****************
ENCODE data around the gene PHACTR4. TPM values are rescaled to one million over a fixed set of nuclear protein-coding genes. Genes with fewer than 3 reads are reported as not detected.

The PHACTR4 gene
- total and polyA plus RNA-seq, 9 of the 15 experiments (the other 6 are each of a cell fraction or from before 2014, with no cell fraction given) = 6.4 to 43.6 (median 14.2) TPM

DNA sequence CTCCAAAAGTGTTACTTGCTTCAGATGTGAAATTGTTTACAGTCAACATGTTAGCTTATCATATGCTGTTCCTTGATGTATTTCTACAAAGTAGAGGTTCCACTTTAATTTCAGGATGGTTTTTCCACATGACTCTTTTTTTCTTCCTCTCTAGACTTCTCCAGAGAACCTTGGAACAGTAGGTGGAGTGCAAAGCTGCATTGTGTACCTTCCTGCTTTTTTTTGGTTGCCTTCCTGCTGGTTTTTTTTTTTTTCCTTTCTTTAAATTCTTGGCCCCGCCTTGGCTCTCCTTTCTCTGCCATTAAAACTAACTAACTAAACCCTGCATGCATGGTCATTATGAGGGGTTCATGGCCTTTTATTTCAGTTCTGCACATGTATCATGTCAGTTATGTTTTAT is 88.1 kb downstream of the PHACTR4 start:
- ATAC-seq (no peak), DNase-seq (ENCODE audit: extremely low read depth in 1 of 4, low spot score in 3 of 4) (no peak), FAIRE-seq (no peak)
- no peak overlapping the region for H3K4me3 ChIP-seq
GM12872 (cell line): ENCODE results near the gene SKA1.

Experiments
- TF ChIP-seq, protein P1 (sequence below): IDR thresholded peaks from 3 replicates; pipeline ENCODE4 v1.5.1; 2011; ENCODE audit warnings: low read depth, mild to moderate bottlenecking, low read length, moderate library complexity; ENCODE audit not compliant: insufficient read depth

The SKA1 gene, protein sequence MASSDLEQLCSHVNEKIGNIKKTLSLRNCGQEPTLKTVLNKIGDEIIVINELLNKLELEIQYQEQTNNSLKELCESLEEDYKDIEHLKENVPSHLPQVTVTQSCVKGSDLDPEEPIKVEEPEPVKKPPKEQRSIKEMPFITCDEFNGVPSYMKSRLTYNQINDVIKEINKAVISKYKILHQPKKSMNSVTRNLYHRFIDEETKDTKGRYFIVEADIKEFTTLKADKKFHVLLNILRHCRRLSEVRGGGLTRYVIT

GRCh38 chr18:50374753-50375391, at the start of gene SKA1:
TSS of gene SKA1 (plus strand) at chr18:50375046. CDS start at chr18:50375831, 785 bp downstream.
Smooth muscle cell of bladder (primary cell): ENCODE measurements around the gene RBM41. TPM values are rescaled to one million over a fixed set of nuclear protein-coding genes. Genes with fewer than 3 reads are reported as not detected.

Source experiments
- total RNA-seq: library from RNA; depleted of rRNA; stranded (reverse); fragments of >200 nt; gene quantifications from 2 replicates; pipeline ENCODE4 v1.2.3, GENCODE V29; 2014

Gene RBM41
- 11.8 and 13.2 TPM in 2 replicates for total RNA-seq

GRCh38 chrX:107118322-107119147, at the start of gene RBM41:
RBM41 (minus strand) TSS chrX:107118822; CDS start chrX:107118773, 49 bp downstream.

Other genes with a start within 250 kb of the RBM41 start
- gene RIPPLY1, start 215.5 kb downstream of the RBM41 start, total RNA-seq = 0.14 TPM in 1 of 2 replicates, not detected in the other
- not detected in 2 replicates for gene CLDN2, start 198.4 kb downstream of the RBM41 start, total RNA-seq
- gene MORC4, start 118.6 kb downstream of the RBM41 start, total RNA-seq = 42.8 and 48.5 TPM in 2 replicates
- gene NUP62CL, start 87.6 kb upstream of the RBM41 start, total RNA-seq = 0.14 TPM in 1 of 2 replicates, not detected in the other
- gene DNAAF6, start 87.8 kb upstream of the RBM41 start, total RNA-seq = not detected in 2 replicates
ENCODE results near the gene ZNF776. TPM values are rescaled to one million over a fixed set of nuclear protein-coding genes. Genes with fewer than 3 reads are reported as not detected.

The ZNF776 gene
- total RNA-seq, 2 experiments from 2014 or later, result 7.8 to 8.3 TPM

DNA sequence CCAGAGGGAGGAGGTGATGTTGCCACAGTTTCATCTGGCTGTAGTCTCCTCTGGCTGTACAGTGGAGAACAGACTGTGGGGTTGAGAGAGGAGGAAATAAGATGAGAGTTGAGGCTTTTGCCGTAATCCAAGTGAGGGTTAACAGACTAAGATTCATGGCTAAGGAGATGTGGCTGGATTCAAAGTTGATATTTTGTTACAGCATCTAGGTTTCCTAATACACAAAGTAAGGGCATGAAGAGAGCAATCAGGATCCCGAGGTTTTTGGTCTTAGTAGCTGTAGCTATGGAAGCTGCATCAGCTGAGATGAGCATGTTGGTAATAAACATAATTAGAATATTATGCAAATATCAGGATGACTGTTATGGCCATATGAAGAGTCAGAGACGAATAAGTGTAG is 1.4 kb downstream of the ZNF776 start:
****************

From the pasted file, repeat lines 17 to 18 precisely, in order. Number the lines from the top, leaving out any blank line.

- 11.8 and 13.2 TPM in 2 replicates for total RNA-seq

GRCh38 chrX:107118322-107119147, at the start of gene RBM41: